Int J Med Sci 2021; 18(6):1356-1362. doi:10.7150/ijms.53564 This issue Cite


Role of IL-6 inhibitor in treatment of COVID-19-related cytokine release syndrome

Peng Du1*, Jie Geng2*, Feng Wang3, Xiaobo Chen4, Zhiwei Huang2, Yuliang Wang5 Corresponding address

1. Clinical Laboratory of Emergency Medicine, Tianjin Union Medical Centre, Tianjin, China.
2. Graduate School of Tianjin Medical University, Tianjin, China.
3. Department of Genetics, School of Basic Medical Sciences, Tianjin Medical University, Tianjin, China.
4. Unicell Life Science Development Co., Ltd, Tianjin, China.
5. Department of Clinical Laboratory Medicine, the Second Hospital of Tianjin Medical University, Tianjin Institute of Urology, Tianjin, China.
* These authors contributed equally in this manuscript.

Du P, Geng J, Wang F, Chen X, Huang Z, Wang Y. Role of IL-6 inhibitor in treatment of COVID-19-related cytokine release syndrome. Int J Med Sci 2021; 18(6):1356-1362. doi:10.7150/ijms.53564.
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Cytokine release syndrome (CRS) may be the key factor in the pathology of severe coronavirus disease 2019 (COVID-19). As a major driver in triggering CRS in patients with COVID-19, interleukin-6 (IL-6) appears to be a promising target for therapeutics. The results of inhibiting both trans- and classical- signaling with marketed IL-6 inhibitors (tocilizumab, siltuximab and sarilumab) in severe COVID-19 patients are effective based on several small studies and case reports thus far. In this review, we described the evidence of the IL-6 response in patients with COVID-19, clarified the pathogenesis of the role of IL-6-mediated CRS in severe COVID-19, and highlighted the rationale for the use of anti-IL-6 agents and key information regarding the potential features of these IL-6 inhibitors in COVID-19 patients.

Keywords: COVID-19, cytokine release syndrome, interleukin-6, interleukin-6 inhibitor.


On 11 March 2020, the World Health Organization (WHO) announced that novel coronavirus disease 2019 (COVID-19) was an outbreak that was first reported on 8 December 2019 in Hubei Province in China. This pandemic has accounted for ~85 million confirmed cases and ~ 1, 861,005 deaths (as of 7 Jan 2021) in more than 222 countries without even reaching the peak [1]. North America is thus far the most heavily affected area, followed by Europe, Asia and South America. Although showing a lower case-fatality rate, the death toll from COVID-19 is higher than those from severe acute respiratory syndrome (SARS) and Middle East respiratory syndrome (MERS) combined [2, 3]. The disease-related fatality associated with severe acute respiratory syndrome coronavirus 2 (SARS-CoV-2) infections in humans can be attributed in part to life-threatening hyperinflammation sustained by a cytokine storm that eventually leads to multiple organ failure [4]. This hyperinflammatory response is associated with elevated levels of inflammatory cytokines, including interleukin-6 (IL-6) [5]. Recent data indicate that IL-6 plays an important role in the COVID-19-related cytokine release storm (CRS) [6]. Thus, according to international guidelines, IL-6 inhibitors are recommended as one of the options available to severe or critically ill patients [7]. There has been increased interest in employing the inhibitory agents tocilizumab, siltuximab and sarilumab in COVID-19 patients, with a series of clinical trials being registered and launched in different countries. In addition, the use of anti-IL-6 drugs is associated with an increased risk of some adverse reactions [8]. The use of metalloproteinase 17 (ADAM17) or soluble glycoprotein 130 fused chimera (sgp130Fc) to specifically inhibit pathological IL-6 trans-signaling in patients with severe COVID-19 promises to be a more effective and safer strategy to ameliorate disease states. Therefore, this review aims to summarize the available and latest research progress on the association between SARS-CoV-2-induced CRS and IL-6 and the development of IL-6 inhibitors.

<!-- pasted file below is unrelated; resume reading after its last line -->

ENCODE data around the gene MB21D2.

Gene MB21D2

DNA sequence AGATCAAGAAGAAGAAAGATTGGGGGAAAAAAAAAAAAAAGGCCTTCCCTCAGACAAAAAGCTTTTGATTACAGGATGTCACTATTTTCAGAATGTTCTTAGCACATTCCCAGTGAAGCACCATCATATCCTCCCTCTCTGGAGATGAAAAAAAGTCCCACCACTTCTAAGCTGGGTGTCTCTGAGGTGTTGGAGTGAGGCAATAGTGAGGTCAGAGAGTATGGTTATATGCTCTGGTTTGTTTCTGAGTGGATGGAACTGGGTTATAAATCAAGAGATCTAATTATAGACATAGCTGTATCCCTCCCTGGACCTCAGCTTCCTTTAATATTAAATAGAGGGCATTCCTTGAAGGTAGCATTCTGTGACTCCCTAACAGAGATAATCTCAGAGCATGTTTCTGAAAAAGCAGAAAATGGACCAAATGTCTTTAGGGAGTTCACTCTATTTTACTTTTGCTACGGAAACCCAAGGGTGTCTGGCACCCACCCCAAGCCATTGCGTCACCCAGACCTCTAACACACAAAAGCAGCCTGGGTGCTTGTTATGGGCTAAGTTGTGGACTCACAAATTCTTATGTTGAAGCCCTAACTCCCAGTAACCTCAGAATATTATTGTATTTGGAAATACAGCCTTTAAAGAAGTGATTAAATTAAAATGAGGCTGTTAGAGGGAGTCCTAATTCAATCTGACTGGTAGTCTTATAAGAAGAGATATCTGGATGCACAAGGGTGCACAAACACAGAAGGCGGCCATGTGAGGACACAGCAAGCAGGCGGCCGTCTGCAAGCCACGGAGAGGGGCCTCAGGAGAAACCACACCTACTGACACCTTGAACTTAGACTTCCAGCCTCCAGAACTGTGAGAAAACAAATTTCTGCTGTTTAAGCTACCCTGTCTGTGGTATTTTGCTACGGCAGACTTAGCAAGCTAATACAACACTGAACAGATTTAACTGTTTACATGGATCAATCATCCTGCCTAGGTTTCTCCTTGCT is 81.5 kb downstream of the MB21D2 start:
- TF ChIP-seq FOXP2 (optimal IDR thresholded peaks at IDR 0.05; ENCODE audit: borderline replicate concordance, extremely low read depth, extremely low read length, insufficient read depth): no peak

IL-6: A Double-Edged Sword in Inflammation

IL-6 can be produced by almost all stromal and immune system cells, including B lymphocytes, T lymphocytes, macrophages, monocytes, dendritic cells, mast cells, and other nonlymphocytic cells, such as fibroblasts, endothelial cells, keratinocytes, glomerular mesangial cells and tumor cells. As a multifunctional member of the cytokine network, IL-6 acts as a mediator between pro- and anti-inflammatory reactivity by initiating trans- and classical signaling, respectively [9]. In addition, IL-6 is responsible for bridging the gap between the innate and adaptive arms of the immune response [10, 11].

Signal Transduction Pathway of IL-6